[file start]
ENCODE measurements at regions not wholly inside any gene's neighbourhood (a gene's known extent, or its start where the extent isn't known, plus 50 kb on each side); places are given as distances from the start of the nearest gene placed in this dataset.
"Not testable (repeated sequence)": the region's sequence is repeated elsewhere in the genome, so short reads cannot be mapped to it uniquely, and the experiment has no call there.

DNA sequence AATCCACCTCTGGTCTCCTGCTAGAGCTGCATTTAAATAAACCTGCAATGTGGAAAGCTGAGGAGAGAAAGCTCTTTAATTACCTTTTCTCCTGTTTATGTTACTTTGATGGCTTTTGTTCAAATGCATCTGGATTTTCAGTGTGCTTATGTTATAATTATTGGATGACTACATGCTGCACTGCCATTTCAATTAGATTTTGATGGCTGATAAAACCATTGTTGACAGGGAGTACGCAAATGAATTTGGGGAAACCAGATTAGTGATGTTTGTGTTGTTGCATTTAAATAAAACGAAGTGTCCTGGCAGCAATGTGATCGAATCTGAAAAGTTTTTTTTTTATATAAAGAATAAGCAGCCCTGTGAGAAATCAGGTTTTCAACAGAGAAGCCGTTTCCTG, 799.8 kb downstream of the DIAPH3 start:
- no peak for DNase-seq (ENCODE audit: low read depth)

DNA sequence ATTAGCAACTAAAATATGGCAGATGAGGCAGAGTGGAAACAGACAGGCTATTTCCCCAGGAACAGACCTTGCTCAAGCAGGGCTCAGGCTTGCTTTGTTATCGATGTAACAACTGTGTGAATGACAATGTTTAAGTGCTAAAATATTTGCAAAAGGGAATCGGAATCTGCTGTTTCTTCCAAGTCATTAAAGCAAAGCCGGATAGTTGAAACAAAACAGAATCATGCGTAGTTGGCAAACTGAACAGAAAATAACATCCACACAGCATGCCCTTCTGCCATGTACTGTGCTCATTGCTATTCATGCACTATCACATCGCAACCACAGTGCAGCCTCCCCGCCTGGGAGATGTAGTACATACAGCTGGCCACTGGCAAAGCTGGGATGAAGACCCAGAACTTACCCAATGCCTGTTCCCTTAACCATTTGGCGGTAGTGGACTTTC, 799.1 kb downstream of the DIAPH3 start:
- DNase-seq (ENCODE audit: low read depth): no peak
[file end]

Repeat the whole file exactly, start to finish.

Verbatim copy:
ENCODE measurements at regions not wholly inside any gene's neighbourhood (a gene's known extent, or its start where the extent isn't known, plus 50 kb on each side); places are given as distances from the start of the nearest gene placed in this dataset.
"Not testable (repeated sequence)": the region's sequence is repeated elsewhere in the genome, so short reads cannot be mapped to it uniquely, and the experiment has no call there.

DNA sequence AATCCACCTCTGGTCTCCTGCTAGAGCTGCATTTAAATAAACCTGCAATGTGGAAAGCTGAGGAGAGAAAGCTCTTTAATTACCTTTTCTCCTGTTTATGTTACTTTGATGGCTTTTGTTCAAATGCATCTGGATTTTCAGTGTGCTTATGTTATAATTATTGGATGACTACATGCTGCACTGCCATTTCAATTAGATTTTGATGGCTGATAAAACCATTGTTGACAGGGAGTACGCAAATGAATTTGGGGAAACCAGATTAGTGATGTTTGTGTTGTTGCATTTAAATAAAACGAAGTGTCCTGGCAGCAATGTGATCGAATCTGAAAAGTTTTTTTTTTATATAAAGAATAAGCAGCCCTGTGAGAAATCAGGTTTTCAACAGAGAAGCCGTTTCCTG, 799.8 kb downstream of the DIAPH3 start:
- no peak for DNase-seq (ENCODE audit: low read depth)

DNA sequence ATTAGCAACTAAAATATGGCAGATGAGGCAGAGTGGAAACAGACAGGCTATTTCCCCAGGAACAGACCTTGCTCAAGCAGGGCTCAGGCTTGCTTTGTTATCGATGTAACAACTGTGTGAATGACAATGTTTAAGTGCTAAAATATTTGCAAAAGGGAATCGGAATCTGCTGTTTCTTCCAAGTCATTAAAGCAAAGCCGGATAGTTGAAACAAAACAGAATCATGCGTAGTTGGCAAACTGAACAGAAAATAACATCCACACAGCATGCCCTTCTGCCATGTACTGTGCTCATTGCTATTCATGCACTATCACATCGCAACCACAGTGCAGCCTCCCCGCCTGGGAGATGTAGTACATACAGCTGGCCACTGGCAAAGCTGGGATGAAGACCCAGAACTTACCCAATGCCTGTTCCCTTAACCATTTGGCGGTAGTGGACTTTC, 799.1 kb downstream of the DIAPH3 start:
- DNase-seq (ENCODE audit: low read depth): no peak